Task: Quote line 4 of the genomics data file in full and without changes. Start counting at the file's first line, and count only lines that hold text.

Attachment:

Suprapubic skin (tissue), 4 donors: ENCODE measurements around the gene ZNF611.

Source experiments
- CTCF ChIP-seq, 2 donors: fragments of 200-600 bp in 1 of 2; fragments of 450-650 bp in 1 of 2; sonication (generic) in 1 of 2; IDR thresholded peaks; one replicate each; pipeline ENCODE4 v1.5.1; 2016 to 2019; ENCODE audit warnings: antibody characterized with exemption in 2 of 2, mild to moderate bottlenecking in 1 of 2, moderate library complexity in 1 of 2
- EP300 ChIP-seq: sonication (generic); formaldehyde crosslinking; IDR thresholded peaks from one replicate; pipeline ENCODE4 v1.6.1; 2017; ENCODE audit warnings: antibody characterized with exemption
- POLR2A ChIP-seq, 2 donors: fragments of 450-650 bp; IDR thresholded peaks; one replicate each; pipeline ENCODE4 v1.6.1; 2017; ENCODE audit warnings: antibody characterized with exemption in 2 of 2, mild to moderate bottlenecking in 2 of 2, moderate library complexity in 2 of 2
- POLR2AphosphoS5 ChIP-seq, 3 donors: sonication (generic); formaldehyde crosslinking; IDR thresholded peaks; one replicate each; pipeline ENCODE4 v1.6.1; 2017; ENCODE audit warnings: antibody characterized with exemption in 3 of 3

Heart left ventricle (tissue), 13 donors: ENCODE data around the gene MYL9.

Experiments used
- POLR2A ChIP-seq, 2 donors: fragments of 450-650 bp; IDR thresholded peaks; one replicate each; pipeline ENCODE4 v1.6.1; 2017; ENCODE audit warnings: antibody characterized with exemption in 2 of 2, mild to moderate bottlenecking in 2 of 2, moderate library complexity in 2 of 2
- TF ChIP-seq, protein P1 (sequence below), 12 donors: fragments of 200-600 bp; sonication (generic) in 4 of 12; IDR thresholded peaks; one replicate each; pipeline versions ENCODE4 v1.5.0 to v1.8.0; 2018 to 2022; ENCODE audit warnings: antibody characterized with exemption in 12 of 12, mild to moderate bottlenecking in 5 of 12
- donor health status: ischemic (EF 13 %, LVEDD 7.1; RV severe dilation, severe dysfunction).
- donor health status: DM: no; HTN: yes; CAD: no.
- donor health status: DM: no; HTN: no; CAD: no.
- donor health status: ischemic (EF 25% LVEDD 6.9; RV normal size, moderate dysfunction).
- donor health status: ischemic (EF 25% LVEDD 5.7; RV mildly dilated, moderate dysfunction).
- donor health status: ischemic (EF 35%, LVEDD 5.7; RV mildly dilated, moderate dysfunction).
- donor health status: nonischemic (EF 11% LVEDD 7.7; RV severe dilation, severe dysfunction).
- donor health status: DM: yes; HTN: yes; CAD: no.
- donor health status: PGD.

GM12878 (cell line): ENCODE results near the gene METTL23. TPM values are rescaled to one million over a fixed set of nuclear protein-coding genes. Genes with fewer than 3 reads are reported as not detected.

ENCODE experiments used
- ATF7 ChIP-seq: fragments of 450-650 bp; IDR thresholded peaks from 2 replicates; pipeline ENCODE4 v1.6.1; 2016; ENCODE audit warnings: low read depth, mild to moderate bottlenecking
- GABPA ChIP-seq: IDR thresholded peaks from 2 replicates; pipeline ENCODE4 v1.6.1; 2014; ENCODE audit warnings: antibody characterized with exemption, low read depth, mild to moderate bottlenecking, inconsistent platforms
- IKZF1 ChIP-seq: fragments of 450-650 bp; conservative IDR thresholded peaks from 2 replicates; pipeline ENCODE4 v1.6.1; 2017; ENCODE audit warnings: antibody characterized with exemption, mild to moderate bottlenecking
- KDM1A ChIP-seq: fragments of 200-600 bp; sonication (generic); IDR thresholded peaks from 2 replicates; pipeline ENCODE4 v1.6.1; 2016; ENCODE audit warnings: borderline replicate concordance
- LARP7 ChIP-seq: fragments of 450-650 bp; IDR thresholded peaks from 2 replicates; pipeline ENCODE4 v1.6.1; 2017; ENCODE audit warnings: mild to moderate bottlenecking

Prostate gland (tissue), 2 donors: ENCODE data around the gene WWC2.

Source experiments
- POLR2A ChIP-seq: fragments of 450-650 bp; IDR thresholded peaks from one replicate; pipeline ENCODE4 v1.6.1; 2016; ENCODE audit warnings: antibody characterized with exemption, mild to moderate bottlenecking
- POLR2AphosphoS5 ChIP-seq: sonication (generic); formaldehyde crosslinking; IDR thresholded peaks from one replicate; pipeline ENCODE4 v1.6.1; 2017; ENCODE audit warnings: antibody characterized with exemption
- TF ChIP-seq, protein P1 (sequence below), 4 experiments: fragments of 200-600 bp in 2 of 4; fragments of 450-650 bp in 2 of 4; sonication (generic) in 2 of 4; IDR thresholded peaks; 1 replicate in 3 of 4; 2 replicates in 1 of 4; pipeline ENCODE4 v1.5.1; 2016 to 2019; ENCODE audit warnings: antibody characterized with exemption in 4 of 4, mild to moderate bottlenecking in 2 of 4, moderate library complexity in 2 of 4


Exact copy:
- EP300 ChIP-seq: sonication (generic); formaldehyde crosslinking; IDR thresholded peaks from one replicate; pipeline ENCODE4 v1.6.1; 2017; ENCODE audit warnings: antibody characterized with exemption